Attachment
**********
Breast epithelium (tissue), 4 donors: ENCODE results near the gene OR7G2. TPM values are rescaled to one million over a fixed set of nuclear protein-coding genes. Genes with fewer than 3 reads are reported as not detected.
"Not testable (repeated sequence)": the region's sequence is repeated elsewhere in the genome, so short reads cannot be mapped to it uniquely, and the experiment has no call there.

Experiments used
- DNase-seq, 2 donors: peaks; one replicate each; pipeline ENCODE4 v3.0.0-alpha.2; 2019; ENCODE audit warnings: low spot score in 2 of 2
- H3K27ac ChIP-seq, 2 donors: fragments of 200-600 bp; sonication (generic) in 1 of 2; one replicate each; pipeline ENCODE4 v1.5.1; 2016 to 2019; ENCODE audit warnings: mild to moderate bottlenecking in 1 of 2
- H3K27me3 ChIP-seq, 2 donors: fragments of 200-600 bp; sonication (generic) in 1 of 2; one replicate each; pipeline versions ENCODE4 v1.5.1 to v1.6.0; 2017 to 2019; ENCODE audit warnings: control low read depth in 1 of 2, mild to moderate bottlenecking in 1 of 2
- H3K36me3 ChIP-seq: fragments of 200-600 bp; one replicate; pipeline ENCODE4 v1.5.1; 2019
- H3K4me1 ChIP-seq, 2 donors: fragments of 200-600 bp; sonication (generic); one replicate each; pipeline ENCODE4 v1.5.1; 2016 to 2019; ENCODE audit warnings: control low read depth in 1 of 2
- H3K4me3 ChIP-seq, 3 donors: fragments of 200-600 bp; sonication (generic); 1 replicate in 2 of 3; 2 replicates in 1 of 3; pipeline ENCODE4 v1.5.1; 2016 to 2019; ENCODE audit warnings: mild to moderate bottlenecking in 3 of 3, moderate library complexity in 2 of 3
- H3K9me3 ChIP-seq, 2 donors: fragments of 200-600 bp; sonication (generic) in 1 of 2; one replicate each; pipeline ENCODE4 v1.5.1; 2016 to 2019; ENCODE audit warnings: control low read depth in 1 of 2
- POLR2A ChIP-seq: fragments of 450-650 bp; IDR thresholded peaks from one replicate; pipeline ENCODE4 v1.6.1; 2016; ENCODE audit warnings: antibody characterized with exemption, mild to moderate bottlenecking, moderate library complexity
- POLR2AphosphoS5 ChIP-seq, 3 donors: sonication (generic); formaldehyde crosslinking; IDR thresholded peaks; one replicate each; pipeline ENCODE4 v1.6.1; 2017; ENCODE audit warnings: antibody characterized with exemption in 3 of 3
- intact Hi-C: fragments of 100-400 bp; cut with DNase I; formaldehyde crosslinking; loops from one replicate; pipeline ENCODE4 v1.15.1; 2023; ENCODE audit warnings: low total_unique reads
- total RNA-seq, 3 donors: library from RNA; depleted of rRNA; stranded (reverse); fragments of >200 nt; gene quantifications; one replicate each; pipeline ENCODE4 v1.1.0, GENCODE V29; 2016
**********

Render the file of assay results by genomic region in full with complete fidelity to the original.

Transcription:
Breast epithelium (tissue), 4 donors: ENCODE results near the gene OR7G2. TPM values are rescaled to one million over a fixed set of nuclear protein-coding genes. Genes with fewer than 3 reads are reported as not detected.
"Not testable (repeated sequence)": the region's sequence is repeated elsewhere in the genome, so short reads cannot be mapped to it uniquely, and the experiment has no call there.

Experiments used
- DNase-seq, 2 donors: peaks; one replicate each; pipeline ENCODE4 v3.0.0-alpha.2; 2019; ENCODE audit warnings: low spot score in 2 of 2
- H3K27ac ChIP-seq, 2 donors: fragments of 200-600 bp; sonication (generic) in 1 of 2; one replicate each; pipeline ENCODE4 v1.5.1; 2016 to 2019; ENCODE audit warnings: mild to moderate bottlenecking in 1 of 2
- H3K27me3 ChIP-seq, 2 donors: fragments of 200-600 bp; sonication (generic) in 1 of 2; one replicate each; pipeline versions ENCODE4 v1.5.1 to v1.6.0; 2017 to 2019; ENCODE audit warnings: control low read depth in 1 of 2, mild to moderate bottlenecking in 1 of 2
- H3K36me3 ChIP-seq: fragments of 200-600 bp; one replicate; pipeline ENCODE4 v1.5.1; 2019
- H3K4me1 ChIP-seq, 2 donors: fragments of 200-600 bp; sonication (generic); one replicate each; pipeline ENCODE4 v1.5.1; 2016 to 2019; ENCODE audit warnings: control low read depth in 1 of 2
- H3K4me3 ChIP-seq, 3 donors: fragments of 200-600 bp; sonication (generic); 1 replicate in 2 of 3; 2 replicates in 1 of 3; pipeline ENCODE4 v1.5.1; 2016 to 2019; ENCODE audit warnings: mild to moderate bottlenecking in 3 of 3, moderate library complexity in 2 of 3
- H3K9me3 ChIP-seq, 2 donors: fragments of 200-600 bp; sonication (generic) in 1 of 2; one replicate each; pipeline ENCODE4 v1.5.1; 2016 to 2019; ENCODE audit warnings: control low read depth in 1 of 2
- POLR2A ChIP-seq: fragments of 450-650 bp; IDR thresholded peaks from one replicate; pipeline ENCODE4 v1.6.1; 2016; ENCODE audit warnings: antibody characterized with exemption, mild to moderate bottlenecking, moderate library complexity
- POLR2AphosphoS5 ChIP-seq, 3 donors: sonication (generic); formaldehyde crosslinking; IDR thresholded peaks; one replicate each; pipeline ENCODE4 v1.6.1; 2017; ENCODE audit warnings: antibody characterized with exemption in 3 of 3
- intact Hi-C: fragments of 100-400 bp; cut with DNase I; formaldehyde crosslinking; loops from one replicate; pipeline ENCODE4 v1.15.1; 2023; ENCODE audit warnings: low total_unique reads
- total RNA-seq, 3 donors: library from RNA; depleted of rRNA; stranded (reverse); fragments of >200 nt; gene quantifications; one replicate each; pipeline ENCODE4 v1.1.0, GENCODE V29; 2016